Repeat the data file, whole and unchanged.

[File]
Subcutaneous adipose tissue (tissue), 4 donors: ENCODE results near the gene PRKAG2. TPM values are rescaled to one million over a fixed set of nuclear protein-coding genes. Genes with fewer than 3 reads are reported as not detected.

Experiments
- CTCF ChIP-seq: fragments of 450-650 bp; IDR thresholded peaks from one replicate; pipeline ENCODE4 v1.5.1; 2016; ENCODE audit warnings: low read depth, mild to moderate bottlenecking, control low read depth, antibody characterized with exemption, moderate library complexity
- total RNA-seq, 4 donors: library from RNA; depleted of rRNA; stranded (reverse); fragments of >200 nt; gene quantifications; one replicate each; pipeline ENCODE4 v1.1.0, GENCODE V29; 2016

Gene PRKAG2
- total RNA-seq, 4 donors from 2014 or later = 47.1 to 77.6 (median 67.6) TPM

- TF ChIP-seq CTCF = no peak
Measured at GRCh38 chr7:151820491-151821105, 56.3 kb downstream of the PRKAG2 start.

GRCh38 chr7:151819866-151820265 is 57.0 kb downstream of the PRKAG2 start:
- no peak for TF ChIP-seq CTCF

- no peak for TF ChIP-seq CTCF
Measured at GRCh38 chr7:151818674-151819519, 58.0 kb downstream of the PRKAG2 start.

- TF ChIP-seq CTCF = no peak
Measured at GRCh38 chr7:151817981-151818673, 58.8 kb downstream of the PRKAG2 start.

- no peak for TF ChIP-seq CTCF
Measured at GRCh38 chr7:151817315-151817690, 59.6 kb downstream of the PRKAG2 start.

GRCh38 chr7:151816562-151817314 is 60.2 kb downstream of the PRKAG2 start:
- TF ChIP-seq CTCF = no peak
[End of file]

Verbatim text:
Subcutaneous adipose tissue (tissue), 4 donors: ENCODE results near the gene PRKAG2. TPM values are rescaled to one million over a fixed set of nuclear protein-coding genes. Genes with fewer than 3 reads are reported as not detected.

Experiments
- CTCF ChIP-seq: fragments of 450-650 bp; IDR thresholded peaks from one replicate; pipeline ENCODE4 v1.5.1; 2016; ENCODE audit warnings: low read depth, mild to moderate bottlenecking, control low read depth, antibody characterized with exemption, moderate library complexity
- total RNA-seq, 4 donors: library from RNA; depleted of rRNA; stranded (reverse); fragments of >200 nt; gene quantifications; one replicate each; pipeline ENCODE4 v1.1.0, GENCODE V29; 2016

Gene PRKAG2
- total RNA-seq, 4 donors from 2014 or later = 47.1 to 77.6 (median 67.6) TPM

- TF ChIP-seq CTCF = no peak
Measured at GRCh38 chr7:151820491-151821105, 56.3 kb downstream of the PRKAG2 start.

GRCh38 chr7:151819866-151820265 is 57.0 kb downstream of the PRKAG2 start:
- no peak for TF ChIP-seq CTCF

- no peak for TF ChIP-seq CTCF
Measured at GRCh38 chr7:151818674-151819519, 58.0 kb downstream of the PRKAG2 start.

- TF ChIP-seq CTCF = no peak
Measured at GRCh38 chr7:151817981-151818673, 58.8 kb downstream of the PRKAG2 start.

- no peak for TF ChIP-seq CTCF
Measured at GRCh38 chr7:151817315-151817690, 59.6 kb downstream of the PRKAG2 start.

GRCh38 chr7:151816562-151817314 is 60.2 kb downstream of the PRKAG2 start:
- TF ChIP-seq CTCF = no peak